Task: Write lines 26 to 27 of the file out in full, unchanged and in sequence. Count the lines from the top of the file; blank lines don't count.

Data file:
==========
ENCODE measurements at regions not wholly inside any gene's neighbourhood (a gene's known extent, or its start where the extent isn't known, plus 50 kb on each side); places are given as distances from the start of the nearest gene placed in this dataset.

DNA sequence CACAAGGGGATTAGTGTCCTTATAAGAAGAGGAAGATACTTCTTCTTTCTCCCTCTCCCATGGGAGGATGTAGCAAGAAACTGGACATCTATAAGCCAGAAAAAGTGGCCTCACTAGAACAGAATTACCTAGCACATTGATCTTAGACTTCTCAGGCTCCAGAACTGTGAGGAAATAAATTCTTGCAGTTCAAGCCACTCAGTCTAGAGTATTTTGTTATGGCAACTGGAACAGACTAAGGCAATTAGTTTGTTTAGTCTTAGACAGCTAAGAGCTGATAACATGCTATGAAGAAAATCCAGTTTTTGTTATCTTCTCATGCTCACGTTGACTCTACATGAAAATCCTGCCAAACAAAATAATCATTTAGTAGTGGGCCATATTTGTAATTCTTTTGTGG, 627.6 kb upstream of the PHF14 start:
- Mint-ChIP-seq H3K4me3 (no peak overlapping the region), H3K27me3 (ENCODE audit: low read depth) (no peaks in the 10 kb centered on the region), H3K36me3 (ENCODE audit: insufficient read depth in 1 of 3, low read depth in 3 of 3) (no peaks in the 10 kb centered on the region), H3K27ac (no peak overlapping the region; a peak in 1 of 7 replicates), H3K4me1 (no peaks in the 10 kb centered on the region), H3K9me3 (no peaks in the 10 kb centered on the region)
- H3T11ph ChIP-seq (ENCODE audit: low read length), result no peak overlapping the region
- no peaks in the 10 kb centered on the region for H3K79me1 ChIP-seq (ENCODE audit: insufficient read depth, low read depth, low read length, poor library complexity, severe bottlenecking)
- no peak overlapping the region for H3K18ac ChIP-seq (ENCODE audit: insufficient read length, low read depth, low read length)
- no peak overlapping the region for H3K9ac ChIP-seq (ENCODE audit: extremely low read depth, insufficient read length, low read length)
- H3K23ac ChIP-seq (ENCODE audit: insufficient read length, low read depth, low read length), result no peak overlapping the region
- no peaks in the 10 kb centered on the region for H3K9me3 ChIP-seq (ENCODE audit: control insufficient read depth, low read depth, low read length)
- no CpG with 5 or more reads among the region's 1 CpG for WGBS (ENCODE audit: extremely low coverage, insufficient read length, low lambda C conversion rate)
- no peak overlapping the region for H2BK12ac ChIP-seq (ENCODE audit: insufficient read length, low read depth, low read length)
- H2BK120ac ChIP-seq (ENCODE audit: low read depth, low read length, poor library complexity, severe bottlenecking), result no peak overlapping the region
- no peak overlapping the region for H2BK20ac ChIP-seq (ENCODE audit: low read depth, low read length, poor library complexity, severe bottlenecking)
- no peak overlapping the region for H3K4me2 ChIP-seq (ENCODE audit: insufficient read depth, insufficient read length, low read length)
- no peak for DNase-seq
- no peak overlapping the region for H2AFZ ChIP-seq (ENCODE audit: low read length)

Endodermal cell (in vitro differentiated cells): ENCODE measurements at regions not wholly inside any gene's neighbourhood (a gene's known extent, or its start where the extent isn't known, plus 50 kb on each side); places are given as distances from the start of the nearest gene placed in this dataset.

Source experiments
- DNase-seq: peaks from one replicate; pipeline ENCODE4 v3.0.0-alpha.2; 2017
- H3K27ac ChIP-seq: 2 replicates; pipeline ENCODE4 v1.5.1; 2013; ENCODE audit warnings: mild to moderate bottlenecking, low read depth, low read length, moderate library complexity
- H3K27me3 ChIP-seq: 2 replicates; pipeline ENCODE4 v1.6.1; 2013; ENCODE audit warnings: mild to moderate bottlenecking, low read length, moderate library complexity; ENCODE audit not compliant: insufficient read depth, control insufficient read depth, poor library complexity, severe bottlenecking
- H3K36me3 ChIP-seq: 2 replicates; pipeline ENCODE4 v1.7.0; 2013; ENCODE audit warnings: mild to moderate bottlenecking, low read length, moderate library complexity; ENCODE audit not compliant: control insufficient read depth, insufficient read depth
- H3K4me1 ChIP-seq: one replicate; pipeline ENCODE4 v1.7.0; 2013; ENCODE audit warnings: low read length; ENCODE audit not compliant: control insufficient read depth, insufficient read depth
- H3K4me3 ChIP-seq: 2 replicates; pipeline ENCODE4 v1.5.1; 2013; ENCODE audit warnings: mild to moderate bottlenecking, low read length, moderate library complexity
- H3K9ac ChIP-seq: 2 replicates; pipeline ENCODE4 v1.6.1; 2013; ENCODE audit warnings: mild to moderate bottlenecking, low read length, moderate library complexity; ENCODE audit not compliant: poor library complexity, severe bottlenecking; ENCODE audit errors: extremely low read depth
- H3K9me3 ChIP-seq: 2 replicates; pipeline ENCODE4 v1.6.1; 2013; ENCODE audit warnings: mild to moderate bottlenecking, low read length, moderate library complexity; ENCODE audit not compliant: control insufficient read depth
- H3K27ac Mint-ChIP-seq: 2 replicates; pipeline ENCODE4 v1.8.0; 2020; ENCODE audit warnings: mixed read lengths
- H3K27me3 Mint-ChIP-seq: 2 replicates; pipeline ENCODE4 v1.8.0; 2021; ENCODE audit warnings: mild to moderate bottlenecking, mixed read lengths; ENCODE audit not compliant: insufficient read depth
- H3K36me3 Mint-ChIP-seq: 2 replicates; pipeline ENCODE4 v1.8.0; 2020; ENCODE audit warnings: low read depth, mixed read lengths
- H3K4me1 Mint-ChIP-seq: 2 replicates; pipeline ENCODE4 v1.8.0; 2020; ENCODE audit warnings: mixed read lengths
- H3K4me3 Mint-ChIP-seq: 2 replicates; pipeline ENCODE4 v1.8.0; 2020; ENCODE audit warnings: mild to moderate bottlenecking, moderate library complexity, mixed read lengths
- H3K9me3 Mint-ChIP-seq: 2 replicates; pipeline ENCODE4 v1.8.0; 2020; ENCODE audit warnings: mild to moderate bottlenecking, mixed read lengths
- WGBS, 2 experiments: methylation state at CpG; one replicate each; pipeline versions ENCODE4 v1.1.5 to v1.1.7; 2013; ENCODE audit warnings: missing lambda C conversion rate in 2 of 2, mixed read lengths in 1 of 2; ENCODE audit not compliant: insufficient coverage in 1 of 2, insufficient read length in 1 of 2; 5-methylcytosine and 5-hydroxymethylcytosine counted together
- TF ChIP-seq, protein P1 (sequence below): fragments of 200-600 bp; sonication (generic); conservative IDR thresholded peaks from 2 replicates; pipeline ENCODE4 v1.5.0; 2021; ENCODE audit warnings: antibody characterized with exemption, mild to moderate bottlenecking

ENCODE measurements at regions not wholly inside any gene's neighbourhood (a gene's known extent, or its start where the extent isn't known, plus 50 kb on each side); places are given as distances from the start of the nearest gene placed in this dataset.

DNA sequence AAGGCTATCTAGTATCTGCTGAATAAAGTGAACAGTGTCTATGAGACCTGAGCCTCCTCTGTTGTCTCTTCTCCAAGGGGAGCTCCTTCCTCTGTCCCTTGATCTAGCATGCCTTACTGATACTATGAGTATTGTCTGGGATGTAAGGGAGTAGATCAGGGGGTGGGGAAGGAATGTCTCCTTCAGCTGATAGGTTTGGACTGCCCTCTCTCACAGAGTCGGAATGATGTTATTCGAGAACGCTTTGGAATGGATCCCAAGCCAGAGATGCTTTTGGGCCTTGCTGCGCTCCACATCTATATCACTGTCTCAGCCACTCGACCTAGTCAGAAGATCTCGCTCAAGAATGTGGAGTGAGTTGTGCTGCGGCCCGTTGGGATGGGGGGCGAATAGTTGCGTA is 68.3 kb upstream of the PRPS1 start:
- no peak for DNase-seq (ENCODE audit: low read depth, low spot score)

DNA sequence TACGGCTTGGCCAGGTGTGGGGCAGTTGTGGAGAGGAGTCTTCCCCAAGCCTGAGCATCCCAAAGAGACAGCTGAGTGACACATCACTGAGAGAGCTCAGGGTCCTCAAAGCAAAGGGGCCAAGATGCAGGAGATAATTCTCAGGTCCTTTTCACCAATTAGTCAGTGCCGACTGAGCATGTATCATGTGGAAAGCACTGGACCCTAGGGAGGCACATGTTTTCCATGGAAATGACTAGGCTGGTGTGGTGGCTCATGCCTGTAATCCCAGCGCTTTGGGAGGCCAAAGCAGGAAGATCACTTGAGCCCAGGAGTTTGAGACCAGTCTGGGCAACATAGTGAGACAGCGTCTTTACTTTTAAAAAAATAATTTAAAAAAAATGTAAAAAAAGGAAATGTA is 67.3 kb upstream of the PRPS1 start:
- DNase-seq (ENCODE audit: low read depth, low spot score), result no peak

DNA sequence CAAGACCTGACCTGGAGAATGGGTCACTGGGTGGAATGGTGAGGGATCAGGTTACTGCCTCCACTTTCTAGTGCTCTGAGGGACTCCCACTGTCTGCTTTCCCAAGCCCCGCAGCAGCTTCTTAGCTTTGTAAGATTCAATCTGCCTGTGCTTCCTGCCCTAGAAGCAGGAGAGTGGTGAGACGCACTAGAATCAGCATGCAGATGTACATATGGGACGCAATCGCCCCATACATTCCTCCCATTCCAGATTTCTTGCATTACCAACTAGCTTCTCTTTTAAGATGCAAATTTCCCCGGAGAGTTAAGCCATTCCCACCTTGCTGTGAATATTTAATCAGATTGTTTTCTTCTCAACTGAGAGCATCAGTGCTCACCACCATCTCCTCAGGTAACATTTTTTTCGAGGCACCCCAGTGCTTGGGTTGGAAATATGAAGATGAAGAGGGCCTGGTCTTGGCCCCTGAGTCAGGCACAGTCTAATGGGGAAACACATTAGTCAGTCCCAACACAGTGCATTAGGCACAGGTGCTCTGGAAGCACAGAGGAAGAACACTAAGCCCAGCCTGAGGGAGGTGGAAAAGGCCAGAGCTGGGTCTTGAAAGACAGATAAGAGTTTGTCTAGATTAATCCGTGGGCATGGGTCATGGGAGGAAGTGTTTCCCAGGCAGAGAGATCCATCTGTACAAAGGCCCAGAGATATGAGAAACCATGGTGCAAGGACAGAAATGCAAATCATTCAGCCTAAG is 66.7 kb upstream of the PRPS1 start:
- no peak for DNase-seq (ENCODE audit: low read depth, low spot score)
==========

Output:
- H3K9me3 ChIP-seq: 2 replicates; pipeline ENCODE4 v1.6.1; 2013; ENCODE audit warnings: mild to moderate bottlenecking, low read length, moderate library complexity; ENCODE audit not compliant: control insufficient read depth
- H3K27ac Mint-ChIP-seq: 2 replicates; pipeline ENCODE4 v1.8.0; 2020; ENCODE audit warnings: mixed read lengths